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Blood test for Alzheimer's disease could be as accurate as painful lumbar puncture

A blood test could be just as good at detecting the signs of Alzheimer’s disease as painful and invasive lumbar punctures, research suggests.

Measuring levels of a protein called p-tau217 in the blood could be just as accurate at detecting signs of the progressive condition, experts say.

The protein is a marker for biological changes in the brain for people with Alzheimer’s disease, which is a form of dementia.

The new findings have the potential to “revolutionise” diagnosis for people who are suspected to have Alzheimer’s, experts say.

It could also be better than a range of other tests currently under development.

In the study of 786 people, the researchers were able to use the ALZpath p-tau217 test to identify patients as likely, intermediate and unlikely to have Alzheimer’s disease.

** HOLD FOR RELEASE/PUBLICATION DATE TBD FOR MEDICAL WRITER MARILYNN MARCHIONE STORY ** Dr. William Burke goes over PET brain scan Tuesday, Aug. 14, 2018 at Banner Alzheimers Institute in Phoenix. It may be too late to stop Alzheimer's in people who already have some mental decline but Banner is conducting two studies that target the very earliest brain changes while memory and thinking skills are still intact in hope of preventing the disease. (AP Photo/Matt York).
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Images from an Alzheimer’s brain scan. File pic: AP

“This study is a hugely welcome step in the right direction as it shows that blood tests can be just as accurate as more invasive and expensive tests at predicting if someone has features of Alzheimer’s disease in their brain,” said Dr Richard Oakley, associate director of research and innovation at the Alzheimer’s Society.

“Furthermore, it suggests results from these tests could be clear enough to not require further follow-up investigations for some people living with Alzheimer’s disease, which could speed up the diagnosis pathway significantly in future.

“However, we still need to see more research across different communities to understand how effective these blood tests are across everyone who lives with Alzheimer’s disease.”

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Test could turn tide on devastating disease

This is a significant step towards a screening test for Alzheimer’s.

It detects a protein in the blood that is also found in the brains of people with the disease.

And the Swedish researchers say it is as accurate as existing tests.

At the moment Alzheimer’s is diagnosed either with special PET brain scans or samples of spinal fluid. The NHS doesn’t have enough machines or specialist staff to do that at the scale required.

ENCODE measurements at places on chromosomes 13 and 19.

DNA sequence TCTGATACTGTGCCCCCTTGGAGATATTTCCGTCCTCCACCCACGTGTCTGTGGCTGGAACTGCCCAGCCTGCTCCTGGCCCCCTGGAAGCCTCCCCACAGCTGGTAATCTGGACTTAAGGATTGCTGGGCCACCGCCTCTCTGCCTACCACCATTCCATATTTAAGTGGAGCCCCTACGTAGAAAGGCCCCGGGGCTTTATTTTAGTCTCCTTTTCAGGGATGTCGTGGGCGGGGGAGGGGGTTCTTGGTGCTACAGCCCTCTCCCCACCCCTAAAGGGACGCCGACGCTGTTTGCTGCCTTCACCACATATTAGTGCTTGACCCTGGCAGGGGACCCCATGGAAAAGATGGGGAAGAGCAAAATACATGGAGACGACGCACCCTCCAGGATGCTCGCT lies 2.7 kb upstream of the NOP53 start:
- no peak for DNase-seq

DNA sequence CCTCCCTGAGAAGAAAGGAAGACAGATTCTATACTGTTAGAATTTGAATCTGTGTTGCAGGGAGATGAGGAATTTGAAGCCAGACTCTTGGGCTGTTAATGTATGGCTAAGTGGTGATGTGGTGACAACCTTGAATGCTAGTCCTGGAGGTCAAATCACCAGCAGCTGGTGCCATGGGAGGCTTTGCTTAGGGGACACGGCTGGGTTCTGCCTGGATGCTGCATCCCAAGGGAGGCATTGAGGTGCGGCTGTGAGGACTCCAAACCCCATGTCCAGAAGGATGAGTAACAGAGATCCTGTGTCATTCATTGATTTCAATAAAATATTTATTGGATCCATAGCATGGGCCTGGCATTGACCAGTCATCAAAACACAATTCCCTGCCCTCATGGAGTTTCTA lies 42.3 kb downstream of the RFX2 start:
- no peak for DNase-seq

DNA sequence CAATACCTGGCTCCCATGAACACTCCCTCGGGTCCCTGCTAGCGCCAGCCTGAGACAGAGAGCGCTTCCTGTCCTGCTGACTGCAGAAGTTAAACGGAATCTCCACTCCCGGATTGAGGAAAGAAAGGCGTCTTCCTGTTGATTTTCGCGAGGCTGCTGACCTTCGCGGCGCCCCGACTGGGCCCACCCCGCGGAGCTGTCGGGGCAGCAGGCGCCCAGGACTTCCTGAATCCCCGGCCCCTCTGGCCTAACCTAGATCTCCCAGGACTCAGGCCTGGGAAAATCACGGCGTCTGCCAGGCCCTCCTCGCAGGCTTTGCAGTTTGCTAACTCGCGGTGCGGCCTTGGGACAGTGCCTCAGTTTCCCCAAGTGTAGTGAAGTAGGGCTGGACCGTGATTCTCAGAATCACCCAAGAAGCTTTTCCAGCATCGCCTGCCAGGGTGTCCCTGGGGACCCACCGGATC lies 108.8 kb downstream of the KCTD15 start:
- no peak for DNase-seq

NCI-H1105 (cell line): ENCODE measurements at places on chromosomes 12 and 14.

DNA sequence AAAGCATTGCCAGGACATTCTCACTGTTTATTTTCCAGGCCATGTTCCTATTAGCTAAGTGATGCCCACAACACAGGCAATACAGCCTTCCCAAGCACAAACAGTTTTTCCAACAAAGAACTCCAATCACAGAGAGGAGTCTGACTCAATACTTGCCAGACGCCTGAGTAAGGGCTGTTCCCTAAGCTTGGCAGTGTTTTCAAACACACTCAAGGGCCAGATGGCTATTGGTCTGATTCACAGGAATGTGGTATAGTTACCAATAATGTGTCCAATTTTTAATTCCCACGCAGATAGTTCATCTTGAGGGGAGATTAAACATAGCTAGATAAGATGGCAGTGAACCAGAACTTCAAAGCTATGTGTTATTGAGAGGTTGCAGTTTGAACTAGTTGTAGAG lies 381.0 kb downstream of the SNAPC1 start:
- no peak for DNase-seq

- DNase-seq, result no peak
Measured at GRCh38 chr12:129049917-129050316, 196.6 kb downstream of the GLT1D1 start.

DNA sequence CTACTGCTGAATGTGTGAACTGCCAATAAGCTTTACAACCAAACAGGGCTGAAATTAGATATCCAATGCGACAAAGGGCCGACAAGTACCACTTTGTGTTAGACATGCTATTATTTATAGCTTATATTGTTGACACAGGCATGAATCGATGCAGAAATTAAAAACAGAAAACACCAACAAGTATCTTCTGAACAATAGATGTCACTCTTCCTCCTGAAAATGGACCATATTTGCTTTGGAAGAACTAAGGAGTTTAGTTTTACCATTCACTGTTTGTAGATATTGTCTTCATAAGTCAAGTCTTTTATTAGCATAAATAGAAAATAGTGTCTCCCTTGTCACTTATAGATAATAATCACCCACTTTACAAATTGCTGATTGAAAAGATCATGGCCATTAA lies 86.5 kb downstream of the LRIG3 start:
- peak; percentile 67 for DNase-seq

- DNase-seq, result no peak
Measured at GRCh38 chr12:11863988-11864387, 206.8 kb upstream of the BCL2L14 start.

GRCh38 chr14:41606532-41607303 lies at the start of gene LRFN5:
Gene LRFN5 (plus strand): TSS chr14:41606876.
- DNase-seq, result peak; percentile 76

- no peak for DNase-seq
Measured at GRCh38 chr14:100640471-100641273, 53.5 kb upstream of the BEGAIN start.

It means that even if people ever get a diagnosis, it often comes when the disease has significantly progressed.

That matters because there are drugs coming down the tracks that have been shown in clinical trials to significantly slow the decline in memory and brain function.

But they have to be given at an early stage to be effective. That’s why doctors are excited about this test.

It needs to be validated in bigger clinical trials and in a diverse population.

But the hope is that in the near future it could be offered every few years to everyone over 50 to turn the tide on a devastating disease.

‘Huge potential’

Currently the only way to prove someone has a build-up of the proteins in the brain is to have a lumbar puncture or amyloid PET scan, which are available in only about one in 20 NHS memory clinics.

A lumbar puncture involves a needle being inserted into the lower back, between the bones in the spine.

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Dr Sheona Scales, director of research at Alzheimer’s Research UK, said: “This study suggests that measuring levels of a protein called p-tau217 in the blood could be as accurate as currently used lumbar punctures for detecting the biological hallmarks of Alzheimer’s disease, and superior to a range of other tests currently under development.

“This adds to a growing body of evidence that this particular test has huge potential to revolutionise diagnosis for people with suspected Alzheimer’s.”

However, she said a better picture is needed of how these types of blood tests perform day-to-day in real-world healthcare systems.

The study from Dr Nicholas Ashton at the University of Gothenburg, and colleagues, is published in the Jama Neurology journal.

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